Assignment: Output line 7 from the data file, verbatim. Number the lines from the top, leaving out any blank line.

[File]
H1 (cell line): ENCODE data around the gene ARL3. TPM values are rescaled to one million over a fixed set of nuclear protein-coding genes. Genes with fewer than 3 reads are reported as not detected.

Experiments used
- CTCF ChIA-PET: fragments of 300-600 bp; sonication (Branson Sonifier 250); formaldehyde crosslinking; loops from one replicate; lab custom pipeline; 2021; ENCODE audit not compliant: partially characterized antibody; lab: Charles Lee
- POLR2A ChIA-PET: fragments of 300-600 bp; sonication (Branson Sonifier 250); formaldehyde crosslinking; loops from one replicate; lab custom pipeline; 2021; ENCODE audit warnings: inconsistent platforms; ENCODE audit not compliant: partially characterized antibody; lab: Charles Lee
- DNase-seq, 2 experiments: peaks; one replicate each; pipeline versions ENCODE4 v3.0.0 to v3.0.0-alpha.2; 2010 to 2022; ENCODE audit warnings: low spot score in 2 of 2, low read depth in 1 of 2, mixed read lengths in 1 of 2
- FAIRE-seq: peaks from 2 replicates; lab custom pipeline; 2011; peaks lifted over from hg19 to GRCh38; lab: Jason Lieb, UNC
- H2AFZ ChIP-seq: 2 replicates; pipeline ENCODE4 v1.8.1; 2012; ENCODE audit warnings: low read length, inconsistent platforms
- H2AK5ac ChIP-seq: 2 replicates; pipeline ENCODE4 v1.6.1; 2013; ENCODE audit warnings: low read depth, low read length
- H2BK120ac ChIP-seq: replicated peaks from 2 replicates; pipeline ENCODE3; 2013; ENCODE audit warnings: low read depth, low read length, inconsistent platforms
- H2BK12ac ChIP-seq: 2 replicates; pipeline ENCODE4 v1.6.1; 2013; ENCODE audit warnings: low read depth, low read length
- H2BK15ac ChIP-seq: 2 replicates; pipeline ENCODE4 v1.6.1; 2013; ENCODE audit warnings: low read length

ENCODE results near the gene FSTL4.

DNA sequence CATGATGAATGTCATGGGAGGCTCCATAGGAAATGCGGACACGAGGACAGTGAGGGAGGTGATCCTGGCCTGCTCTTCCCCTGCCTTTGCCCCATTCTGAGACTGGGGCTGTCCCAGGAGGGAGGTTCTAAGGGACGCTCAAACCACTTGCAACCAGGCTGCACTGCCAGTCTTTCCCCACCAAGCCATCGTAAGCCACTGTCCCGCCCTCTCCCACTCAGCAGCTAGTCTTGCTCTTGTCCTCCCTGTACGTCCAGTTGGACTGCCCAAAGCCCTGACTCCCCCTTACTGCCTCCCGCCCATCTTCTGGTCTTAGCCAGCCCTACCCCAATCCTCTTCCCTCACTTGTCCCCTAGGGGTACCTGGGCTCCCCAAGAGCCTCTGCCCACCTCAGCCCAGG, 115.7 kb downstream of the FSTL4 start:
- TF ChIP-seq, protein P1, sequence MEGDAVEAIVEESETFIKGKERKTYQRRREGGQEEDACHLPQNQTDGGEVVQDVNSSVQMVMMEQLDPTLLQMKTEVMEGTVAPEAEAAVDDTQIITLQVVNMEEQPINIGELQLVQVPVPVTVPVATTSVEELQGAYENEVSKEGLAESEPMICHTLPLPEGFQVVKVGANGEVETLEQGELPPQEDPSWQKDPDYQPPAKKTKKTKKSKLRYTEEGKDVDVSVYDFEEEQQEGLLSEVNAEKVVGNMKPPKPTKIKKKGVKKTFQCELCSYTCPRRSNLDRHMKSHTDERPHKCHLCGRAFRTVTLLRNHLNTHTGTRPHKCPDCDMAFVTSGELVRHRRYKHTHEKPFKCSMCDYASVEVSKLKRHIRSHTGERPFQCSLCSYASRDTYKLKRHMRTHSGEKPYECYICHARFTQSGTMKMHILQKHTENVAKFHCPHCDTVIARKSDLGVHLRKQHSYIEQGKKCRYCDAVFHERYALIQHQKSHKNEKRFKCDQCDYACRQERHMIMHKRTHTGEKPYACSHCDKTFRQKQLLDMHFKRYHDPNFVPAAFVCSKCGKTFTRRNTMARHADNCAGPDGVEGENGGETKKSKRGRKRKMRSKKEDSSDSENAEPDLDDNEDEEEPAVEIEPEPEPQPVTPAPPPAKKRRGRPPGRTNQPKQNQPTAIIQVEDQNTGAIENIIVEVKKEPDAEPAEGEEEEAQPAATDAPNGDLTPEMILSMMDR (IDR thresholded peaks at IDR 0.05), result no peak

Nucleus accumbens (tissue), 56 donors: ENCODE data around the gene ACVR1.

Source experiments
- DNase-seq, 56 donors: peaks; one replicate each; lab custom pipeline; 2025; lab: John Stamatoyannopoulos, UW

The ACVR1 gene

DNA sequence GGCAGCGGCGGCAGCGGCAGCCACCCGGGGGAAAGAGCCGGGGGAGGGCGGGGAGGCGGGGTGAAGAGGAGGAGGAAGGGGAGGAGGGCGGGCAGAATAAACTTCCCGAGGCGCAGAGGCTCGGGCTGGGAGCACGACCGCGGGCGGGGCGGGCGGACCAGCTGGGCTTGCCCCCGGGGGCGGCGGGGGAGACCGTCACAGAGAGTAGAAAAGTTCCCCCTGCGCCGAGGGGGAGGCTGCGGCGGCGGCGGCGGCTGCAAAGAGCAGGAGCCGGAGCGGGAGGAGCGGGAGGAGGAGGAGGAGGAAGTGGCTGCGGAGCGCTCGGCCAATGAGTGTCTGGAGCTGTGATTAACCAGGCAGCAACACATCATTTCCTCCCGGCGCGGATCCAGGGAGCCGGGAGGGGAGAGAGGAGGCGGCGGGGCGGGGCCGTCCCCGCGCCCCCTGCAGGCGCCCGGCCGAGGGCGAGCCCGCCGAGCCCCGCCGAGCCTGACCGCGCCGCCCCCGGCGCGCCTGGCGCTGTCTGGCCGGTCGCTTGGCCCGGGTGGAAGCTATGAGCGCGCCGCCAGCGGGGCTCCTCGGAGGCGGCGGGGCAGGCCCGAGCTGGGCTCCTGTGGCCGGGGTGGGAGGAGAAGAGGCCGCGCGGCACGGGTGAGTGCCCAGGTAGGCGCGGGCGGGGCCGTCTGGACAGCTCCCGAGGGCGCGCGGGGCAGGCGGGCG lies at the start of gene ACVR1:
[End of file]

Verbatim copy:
- H2AFZ ChIP-seq: 2 replicates; pipeline ENCODE4 v1.8.1; 2012; ENCODE audit warnings: low read length, inconsistent platforms